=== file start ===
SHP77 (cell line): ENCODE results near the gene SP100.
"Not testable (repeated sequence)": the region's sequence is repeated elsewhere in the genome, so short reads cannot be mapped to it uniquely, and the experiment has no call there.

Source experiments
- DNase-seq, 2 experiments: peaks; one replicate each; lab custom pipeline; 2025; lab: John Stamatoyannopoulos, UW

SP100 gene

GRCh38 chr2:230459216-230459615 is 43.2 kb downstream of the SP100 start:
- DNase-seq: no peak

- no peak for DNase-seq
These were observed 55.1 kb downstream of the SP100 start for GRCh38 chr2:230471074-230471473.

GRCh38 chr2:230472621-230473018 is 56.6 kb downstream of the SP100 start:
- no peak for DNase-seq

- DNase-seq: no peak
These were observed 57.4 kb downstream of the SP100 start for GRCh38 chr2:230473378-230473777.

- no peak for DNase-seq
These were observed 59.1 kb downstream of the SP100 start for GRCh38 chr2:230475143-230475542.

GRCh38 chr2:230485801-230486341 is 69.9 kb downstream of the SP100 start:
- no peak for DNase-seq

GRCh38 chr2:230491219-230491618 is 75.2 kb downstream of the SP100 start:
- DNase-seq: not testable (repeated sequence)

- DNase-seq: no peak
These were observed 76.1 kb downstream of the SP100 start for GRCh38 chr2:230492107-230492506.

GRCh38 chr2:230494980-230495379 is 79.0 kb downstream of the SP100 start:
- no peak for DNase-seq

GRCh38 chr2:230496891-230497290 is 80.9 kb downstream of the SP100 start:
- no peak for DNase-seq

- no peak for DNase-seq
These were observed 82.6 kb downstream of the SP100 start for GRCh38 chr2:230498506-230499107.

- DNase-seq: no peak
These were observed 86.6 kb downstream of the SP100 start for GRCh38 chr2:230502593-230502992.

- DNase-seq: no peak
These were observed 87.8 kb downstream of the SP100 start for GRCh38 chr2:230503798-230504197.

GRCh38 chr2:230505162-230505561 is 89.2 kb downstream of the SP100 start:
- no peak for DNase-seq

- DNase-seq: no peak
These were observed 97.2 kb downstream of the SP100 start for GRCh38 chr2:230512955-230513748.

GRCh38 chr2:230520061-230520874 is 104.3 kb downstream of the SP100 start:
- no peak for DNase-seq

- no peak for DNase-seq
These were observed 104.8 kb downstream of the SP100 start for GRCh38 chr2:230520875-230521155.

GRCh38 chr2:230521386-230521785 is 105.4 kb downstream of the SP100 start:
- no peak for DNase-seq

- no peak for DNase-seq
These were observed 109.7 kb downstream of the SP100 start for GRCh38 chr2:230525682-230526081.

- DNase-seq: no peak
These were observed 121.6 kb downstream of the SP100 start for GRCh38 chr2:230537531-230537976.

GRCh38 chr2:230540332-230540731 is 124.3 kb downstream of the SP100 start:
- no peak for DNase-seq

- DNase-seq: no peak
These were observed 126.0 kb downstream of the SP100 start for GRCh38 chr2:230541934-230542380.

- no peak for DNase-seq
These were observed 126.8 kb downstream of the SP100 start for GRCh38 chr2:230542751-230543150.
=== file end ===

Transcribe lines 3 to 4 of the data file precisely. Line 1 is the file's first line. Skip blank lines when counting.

Source experiments
- DNase-seq, 2 experiments: peaks; one replicate each; lab custom pipeline; 2025; lab: John Stamatoyannopoulos, UW